Each character is able to specialize and progress in one job which affects their stats and weapon proficiency while also being able to choose the main ability of another job as a sort of secondary class. There are passive skills across jobs that you can set as well and jobs can be changed at any point outside of battle. This was honestly the part I enjoyed the most and thanks to some of the new jobs, even after all the time I spent with this game I was still discovering new combinations and ways to approach battles.
While the jobs from the previous games do make a return, the new ones introduced here are the real highlight. The Wizard, for instance, specializes in spell modifications that totally changes the way magic is cast. One modifier, called Wall, activates a spell upon taking damage, so if cast on a party member, and an enemy proceeds with their assault, Wall will activate and counter with a magic spell. Isn’t that cool? No? Well, spell modifiers can be used with any and all magic, so you can even go crazy and cast Wall on the enemy in conjunction with a healing spell so that when you’re the one dealing damage, Wall will cast the set spell on you each time you attack, and remember how I mentioned you can use Brave to increase the number of turns you have, well, attack four times and bask in the light of health restoration each time. This is just the tip of the iceberg, and while I could literally talk all day about this, I’ll leave it up to you to discover the many, and I mean many ways to setup your party.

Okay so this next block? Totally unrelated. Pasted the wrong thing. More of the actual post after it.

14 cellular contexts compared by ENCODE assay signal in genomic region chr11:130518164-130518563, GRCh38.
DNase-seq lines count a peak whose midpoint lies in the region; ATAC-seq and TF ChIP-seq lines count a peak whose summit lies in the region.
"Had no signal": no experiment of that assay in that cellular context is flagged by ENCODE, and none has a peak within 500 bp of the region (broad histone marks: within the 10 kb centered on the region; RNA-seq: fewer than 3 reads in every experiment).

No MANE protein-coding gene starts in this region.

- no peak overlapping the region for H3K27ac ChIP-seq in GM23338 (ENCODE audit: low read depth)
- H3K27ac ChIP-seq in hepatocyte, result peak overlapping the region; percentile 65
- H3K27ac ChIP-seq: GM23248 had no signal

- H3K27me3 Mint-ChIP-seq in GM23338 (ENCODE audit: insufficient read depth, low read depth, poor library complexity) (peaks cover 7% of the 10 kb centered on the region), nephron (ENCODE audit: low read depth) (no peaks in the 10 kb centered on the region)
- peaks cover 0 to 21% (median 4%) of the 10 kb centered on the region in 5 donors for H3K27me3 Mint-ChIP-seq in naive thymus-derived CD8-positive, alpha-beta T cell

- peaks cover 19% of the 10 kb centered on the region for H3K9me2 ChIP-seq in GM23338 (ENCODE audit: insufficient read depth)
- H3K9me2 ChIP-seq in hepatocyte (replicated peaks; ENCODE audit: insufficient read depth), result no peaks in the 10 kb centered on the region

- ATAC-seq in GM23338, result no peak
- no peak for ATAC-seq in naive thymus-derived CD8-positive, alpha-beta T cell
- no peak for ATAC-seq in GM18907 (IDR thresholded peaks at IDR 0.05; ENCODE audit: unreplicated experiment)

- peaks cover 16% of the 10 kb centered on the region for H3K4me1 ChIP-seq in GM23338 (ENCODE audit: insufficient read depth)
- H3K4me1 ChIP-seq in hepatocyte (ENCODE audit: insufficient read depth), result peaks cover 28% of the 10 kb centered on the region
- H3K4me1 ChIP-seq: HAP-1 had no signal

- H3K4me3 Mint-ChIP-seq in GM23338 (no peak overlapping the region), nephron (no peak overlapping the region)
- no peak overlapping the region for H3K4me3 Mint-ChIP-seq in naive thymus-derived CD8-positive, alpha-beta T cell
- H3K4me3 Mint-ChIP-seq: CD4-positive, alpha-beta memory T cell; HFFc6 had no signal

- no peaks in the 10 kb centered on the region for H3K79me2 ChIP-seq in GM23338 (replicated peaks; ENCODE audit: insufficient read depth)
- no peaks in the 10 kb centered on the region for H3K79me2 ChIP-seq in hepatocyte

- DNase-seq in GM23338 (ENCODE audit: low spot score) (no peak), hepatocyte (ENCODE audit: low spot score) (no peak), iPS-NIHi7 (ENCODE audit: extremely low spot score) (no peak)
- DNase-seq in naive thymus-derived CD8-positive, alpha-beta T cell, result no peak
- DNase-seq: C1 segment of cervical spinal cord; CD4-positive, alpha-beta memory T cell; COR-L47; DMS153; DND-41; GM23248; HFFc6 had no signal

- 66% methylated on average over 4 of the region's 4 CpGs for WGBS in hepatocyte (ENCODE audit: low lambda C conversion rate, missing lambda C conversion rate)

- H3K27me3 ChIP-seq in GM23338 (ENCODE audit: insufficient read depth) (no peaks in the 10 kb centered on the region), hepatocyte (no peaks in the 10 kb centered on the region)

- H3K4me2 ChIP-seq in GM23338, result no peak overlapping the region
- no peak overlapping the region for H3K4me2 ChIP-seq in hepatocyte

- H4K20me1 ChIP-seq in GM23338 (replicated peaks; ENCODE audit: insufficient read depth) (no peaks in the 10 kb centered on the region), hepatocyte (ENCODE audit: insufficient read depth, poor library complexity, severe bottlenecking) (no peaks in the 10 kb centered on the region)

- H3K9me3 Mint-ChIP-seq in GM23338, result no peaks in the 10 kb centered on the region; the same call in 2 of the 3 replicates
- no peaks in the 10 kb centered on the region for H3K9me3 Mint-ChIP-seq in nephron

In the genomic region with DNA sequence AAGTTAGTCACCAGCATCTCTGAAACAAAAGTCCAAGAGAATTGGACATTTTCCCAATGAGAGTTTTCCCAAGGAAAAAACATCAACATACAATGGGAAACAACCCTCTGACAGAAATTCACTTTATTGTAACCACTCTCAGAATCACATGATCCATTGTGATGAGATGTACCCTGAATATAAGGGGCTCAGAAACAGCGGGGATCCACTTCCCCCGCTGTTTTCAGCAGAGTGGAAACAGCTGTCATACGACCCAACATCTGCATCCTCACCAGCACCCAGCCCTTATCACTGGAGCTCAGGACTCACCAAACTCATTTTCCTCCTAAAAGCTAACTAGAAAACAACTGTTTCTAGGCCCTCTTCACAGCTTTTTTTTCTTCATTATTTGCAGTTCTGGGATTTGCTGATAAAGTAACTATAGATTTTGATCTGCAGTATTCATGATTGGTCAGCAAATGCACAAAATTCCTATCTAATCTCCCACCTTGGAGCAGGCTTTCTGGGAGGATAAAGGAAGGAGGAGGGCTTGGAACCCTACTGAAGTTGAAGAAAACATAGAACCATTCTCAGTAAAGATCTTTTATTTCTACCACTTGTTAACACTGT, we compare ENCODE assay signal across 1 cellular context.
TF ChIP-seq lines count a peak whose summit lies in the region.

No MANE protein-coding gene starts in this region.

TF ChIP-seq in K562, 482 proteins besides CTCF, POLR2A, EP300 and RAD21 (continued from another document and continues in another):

One of the things I loved about first game is that it took age-old JRPG conventions and made it much more accessible and modern by allowing you set the rate of encounters, speed up battles and even change the battle difficulty any time. All of those changes made for a much more enjoyable experience and that hasn’t changed in this one, only now they’ve made it easier to grind as well. By defeating the enemy in the first turn, you’re able to immediately enter battle again, but with a bonus to the amount of EXP you’ll earn. The bonus will also increase as you fight more consecutive battles. This is a really important addition as it allows you to quickly level up jobs and get straight into the good stuff. I should also mention that I played most of the game on hard difficulty, and if you’re looking for a challenge, I highly recommend cranking it all the way up as it really forced me to strategize and use every tool the game had provided. Great, great fun.
Visually, the game looks the same as the last one, which isn’t a bad thing, really, as the hand-drawn backgrounds are still as beautiful as ever. Character models and animations do well to visually represent each of their respective personalities and I have to say, I was pleasantly surprised by the somewhat excellent voice work in this game. One thing that may be a bit divisive amongst fans is the soundtrack. Revo did an excellent job with the first game by producing a catchy yet thematically consistent OST and with the composer changing to Supercell’s Ryo in Bravely Second, I was worried the soundtrack might not be anywhere near as good as the first. Thankfully, my concerns were soon crushed as it’s actually pretty good with some real stand outs like Tiz’s new special move theme and a particular boss theme in Chapter 3.
Last Updated: February 18, 2016